The New Military will face several technical hurdles before it can be realized. The technology is advancing quite rapidly in some areas, and very
slowly in others. To fix this disparity, the government has been requesting a number of white papers from private sector scientists in R&D, civies
with clever ideas, in addition to those labs already working under military contracts.
I've been scanning over the requested tecnology, the areas the government really needs help with, and the one that sticks out at me is power
generation. To some extent this is where the bio-machines come in, but they are far from complete implementation. The more universal need is for
fuel cells, batteries, similar energy storage and transfer devices.
All the nifty toys in the world won't do you any good with dead batteries. There is some truly amazing weapons technology in the fields of
microwave, laser, electro magnetics, and other high energy systems -- but that's just the problem. High Energy systems require a lot of juice.
There are dozens of platforms that simply don't generate enough electricity to make the weapons feasible.
There is only one boat that generates sufficient power to utilize any of these new weapons effectively. There are no aircraft, save one specially
configured commercial jumbo jet that can fire a High Energy laser. There are no wheeled or tracked vehicles that generate enough power, nor are there
any practical man-portable backpack models. Therefore, much of the advancement in these fields (High Energy Applications) is going to waste because
it can't be brought to bear on any target outside the lab.
The above is a link to a privately marketed study on the subject that is several years old. The actual study is pay-per-view, but look at the table
of contents for an idea of the situation four or five years ago, it hasn't changed much. The government is still desperately seeking breakthroughs,
and the private sector is charging exhorbitant fees for information that should be free.
Contemporary military tech has evolved to use as little power as possible, to extend battery life, cut down on battery weight, and generally make the
weapons more battlefield capable. A good example of this trend is evidenced in shoulder fired SAM and LAW weapons. The weapons had to be light,
reliable, and have a reasonable shelf life, while at the same time they require a large amount of STEADY power to collect targetting data, run
software, and in most cases initiate the primer of the ordinance. If you want nightvision, or infrared, or if you want to project a radar/laser beam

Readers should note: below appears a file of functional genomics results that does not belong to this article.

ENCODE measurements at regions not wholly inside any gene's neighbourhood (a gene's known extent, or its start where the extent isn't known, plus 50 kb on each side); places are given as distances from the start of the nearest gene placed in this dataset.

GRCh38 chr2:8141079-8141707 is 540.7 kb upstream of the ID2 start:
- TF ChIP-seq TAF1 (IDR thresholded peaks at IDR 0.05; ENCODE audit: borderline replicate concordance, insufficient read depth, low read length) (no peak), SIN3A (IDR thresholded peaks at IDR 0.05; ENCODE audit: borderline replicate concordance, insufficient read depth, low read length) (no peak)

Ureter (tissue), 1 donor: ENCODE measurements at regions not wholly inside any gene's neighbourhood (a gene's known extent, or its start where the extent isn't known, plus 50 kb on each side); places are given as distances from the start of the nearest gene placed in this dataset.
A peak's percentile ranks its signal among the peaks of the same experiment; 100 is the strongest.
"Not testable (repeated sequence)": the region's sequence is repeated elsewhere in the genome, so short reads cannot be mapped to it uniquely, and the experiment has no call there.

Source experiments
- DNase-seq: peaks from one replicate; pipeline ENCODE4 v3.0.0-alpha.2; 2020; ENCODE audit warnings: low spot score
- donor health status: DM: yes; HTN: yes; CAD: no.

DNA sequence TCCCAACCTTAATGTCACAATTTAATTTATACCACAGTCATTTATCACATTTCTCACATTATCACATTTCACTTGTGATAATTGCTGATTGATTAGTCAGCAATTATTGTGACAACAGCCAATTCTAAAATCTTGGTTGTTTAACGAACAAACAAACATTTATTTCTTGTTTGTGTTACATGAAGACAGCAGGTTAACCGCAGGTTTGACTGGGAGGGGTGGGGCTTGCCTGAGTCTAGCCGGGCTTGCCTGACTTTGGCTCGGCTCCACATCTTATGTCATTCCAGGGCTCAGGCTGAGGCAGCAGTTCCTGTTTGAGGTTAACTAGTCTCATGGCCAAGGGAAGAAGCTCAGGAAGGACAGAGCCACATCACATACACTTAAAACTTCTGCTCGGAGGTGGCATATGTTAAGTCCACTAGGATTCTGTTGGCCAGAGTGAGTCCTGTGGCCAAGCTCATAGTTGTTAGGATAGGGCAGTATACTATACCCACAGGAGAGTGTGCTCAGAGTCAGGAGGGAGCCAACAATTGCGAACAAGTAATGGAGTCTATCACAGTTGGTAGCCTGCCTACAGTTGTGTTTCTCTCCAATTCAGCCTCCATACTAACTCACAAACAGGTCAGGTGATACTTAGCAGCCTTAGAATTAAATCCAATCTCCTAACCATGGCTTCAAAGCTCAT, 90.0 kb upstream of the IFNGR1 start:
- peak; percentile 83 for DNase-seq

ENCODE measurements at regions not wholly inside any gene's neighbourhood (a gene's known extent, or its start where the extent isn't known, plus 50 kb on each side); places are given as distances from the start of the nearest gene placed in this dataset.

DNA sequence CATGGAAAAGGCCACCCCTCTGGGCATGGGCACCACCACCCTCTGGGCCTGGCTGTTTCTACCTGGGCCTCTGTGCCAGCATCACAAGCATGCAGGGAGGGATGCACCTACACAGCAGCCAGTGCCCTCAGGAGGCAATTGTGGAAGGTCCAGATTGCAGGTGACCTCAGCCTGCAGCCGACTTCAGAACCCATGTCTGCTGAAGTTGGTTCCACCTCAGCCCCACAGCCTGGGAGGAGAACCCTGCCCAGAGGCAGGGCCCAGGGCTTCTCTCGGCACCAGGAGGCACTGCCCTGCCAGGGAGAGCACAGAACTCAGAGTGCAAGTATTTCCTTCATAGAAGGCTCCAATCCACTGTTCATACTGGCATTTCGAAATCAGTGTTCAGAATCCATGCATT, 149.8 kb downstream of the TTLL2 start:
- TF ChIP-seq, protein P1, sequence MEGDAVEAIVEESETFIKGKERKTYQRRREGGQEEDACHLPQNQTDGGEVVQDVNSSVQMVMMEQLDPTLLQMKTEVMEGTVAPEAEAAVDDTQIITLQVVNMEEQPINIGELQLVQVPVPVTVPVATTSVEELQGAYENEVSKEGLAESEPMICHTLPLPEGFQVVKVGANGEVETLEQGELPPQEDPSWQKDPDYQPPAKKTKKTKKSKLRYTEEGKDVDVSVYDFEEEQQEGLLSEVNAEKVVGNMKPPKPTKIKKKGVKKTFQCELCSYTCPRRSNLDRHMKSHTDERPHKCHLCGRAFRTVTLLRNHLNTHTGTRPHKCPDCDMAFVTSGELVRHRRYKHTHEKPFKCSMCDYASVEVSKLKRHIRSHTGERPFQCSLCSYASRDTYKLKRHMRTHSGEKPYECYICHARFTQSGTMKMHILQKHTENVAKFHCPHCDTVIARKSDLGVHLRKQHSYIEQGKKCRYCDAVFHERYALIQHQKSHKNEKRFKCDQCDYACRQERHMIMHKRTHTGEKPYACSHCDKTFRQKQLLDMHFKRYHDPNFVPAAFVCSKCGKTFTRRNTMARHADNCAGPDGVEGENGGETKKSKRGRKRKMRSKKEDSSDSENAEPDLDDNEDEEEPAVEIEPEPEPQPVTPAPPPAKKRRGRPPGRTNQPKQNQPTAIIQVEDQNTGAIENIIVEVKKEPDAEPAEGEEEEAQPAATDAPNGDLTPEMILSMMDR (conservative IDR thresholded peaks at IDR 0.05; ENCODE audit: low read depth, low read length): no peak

on the target you need still more power.
The military designers have been walking a delicate tightrope for years, and unfortunately the weapons have now evolved far ahead of energy storage
capabilities. The batteries used by the military for most applications are suprisingly unadvanced. Let's take a look..
There is another problem, and that is a lack of standards for battery size, interoperability, and power sharing between international forces, and in
some cases even between the reserves and regulars of the same force (due to new support and weapons systems being granted to front line troops first).
Here's a VERY short list of different power profiles for some various tech.
* 1⁄2AA / AN/AVS-9 Night Vision / 6135-01-340-7883
* U9VL-J / DTD/ANCD (AN/CYZ-10) / 6135-01-369-9792
* BA-5368/U / AN/PRC-90 Survival Radio / 6135-01-455-7947
* BA-5372/U / AN/PRC-119 SINCGARS / 6135-01-214-6441
* BA-5390/U / AN/PRC-119 and others / 6135-01-501-0833
* BA-5312/U / AN/PRC-112 Surv. Radio / 6135-01-235-4168
* BA-5347/U / AN/PAS-13 Thermal Sight / 6135-01-445-7946
* UBI-2590 / AN/PRC-119 – Li-ion Rech. / TBD
* BAT 294 / M-CAD / 6135-99-479-5348
* BAT 297 / Keystone radio / 6135-99-250-0964
* BAT 248 / Classified (surveillance) / 6135-99-425-1573
* Sophie / Thermal imaging / 6135-14-502-2802
* SEM 52 / SEM 52 radio / 6135-12-308-9723
* SEM 70 / SEM 70 radio / 6135-12-309-8604
* BPU 7000 / BPU 7000 radio / 6135-12-333-3641
* ColproCAM / Chemical agent monitor / 6135-99-747-1340
* MIDS / Memory back-up / 6135-571-4226BY
* Shrike / Munitions exploder / 6135-99-256-1020
That is a partial list for one (1) company. There are a large number of suppliers for various segments of the American armed forces, and even more
when you consider NATO, the UN, or any other force amalgam.
Another logistics problem facing the military is the tendency of batteries to 'leak' energy over time. Check out the link below. (They also have